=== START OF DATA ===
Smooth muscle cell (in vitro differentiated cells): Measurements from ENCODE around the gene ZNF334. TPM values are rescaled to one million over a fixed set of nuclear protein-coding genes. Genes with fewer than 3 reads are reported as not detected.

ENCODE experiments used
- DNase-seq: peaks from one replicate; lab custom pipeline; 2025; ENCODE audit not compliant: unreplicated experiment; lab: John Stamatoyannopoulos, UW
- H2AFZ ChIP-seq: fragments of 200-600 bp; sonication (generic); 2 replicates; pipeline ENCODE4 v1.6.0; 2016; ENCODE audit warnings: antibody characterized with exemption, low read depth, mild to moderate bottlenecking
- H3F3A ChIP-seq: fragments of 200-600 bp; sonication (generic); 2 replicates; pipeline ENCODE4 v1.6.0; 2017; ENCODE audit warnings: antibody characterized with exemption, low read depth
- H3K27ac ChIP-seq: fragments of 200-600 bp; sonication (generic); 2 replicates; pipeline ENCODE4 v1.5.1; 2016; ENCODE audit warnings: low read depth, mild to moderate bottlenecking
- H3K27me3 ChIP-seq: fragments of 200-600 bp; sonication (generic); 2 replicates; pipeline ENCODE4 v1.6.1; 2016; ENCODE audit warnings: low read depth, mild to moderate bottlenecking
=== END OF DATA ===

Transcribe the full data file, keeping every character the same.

Smooth muscle cell (in vitro differentiated cells): Measurements from ENCODE around the gene ZNF334. TPM values are rescaled to one million over a fixed set of nuclear protein-coding genes. Genes with fewer than 3 reads are reported as not detected.

ENCODE experiments used
- DNase-seq: peaks from one replicate; lab custom pipeline; 2025; ENCODE audit not compliant: unreplicated experiment; lab: John Stamatoyannopoulos, UW
- H2AFZ ChIP-seq: fragments of 200-600 bp; sonication (generic); 2 replicates; pipeline ENCODE4 v1.6.0; 2016; ENCODE audit warnings: antibody characterized with exemption, low read depth, mild to moderate bottlenecking
- H3F3A ChIP-seq: fragments of 200-600 bp; sonication (generic); 2 replicates; pipeline ENCODE4 v1.6.0; 2017; ENCODE audit warnings: antibody characterized with exemption, low read depth
- H3K27ac ChIP-seq: fragments of 200-600 bp; sonication (generic); 2 replicates; pipeline ENCODE4 v1.5.1; 2016; ENCODE audit warnings: low read depth, mild to moderate bottlenecking
- H3K27me3 ChIP-seq: fragments of 200-600 bp; sonication (generic); 2 replicates; pipeline ENCODE4 v1.6.1; 2016; ENCODE audit warnings: low read depth, mild to moderate bottlenecking